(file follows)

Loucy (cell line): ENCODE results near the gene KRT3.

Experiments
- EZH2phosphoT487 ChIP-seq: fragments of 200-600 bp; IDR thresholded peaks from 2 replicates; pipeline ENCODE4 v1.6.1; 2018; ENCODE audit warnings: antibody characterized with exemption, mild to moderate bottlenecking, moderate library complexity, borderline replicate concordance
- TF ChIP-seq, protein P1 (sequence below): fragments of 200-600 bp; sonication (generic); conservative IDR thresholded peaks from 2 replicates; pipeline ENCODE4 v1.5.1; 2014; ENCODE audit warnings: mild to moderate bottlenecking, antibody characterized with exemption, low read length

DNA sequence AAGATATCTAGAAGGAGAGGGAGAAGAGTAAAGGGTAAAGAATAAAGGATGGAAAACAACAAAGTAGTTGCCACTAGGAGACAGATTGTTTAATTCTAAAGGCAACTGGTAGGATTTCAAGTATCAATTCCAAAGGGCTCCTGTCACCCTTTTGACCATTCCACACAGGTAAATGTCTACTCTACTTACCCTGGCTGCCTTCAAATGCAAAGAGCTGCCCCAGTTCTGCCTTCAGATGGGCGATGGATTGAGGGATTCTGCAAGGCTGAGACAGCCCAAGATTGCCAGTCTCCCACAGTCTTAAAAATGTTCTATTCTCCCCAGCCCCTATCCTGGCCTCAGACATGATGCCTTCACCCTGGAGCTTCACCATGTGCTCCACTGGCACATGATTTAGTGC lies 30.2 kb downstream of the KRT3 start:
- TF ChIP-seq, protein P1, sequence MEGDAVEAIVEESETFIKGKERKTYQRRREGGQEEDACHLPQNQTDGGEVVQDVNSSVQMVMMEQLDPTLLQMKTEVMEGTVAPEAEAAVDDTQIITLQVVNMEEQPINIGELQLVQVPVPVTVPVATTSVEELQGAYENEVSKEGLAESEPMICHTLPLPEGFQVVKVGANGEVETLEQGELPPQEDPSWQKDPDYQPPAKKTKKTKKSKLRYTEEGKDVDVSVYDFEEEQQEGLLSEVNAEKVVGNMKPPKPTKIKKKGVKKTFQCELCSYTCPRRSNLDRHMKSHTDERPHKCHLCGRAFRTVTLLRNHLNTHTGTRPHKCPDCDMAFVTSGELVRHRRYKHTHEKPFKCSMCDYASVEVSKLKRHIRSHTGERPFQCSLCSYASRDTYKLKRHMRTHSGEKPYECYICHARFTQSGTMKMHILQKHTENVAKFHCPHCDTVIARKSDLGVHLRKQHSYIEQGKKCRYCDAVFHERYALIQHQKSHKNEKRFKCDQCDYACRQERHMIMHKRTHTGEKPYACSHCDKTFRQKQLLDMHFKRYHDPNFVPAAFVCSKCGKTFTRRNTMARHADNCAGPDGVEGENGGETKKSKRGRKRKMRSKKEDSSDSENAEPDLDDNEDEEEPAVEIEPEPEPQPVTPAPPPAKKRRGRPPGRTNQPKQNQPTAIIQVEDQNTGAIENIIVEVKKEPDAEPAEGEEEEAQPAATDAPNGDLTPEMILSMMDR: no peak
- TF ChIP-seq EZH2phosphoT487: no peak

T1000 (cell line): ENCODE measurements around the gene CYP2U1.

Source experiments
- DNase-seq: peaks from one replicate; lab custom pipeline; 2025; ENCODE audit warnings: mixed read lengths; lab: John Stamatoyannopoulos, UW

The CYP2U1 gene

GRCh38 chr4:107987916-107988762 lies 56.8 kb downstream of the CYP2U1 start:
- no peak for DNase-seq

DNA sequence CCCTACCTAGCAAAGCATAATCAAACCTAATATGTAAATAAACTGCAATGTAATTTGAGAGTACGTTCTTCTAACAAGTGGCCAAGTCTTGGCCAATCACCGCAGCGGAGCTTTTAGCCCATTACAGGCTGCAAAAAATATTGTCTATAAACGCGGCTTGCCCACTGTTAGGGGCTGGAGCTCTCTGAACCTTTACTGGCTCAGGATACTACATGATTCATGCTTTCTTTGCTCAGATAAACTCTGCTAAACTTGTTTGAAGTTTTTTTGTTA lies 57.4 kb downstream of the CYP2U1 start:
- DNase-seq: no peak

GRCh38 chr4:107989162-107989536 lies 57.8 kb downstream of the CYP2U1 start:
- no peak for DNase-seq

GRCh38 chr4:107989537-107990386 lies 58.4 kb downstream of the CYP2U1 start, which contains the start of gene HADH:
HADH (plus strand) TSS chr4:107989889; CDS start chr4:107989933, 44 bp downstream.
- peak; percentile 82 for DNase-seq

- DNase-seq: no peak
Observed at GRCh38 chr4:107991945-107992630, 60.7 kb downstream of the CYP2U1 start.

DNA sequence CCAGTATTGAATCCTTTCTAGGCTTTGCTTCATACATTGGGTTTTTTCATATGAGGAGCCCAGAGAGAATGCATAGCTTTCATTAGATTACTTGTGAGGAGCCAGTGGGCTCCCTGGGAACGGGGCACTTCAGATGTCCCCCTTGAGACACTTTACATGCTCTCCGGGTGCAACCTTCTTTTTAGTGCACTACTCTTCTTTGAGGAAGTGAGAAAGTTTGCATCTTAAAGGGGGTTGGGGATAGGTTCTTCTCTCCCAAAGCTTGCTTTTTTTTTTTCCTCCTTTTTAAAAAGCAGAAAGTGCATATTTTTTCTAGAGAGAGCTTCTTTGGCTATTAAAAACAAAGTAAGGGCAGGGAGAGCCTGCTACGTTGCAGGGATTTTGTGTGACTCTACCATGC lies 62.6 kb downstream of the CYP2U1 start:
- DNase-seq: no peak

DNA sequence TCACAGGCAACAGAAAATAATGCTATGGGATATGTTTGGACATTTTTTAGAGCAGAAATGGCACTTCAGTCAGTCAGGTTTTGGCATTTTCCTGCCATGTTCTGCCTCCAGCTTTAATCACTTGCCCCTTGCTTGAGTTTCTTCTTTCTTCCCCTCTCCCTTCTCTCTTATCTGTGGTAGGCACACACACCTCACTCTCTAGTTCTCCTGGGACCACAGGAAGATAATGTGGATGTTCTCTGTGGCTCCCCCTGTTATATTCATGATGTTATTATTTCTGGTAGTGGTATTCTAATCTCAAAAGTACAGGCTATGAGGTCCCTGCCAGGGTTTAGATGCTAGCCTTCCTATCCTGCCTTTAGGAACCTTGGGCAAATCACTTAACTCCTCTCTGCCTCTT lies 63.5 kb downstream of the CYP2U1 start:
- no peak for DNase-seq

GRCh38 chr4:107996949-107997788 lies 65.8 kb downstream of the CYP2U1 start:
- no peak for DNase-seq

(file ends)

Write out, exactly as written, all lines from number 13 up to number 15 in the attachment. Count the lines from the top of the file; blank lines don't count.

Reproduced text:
- no peak for DNase-seq

DNA sequence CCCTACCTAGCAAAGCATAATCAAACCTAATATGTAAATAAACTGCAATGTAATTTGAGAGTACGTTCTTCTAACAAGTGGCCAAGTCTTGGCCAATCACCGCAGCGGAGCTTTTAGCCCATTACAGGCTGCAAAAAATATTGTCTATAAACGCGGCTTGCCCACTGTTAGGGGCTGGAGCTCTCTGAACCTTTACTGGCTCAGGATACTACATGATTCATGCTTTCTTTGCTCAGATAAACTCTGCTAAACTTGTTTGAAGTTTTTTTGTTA lies 57.4 kb downstream of the CYP2U1 start:
- DNase-seq: no peak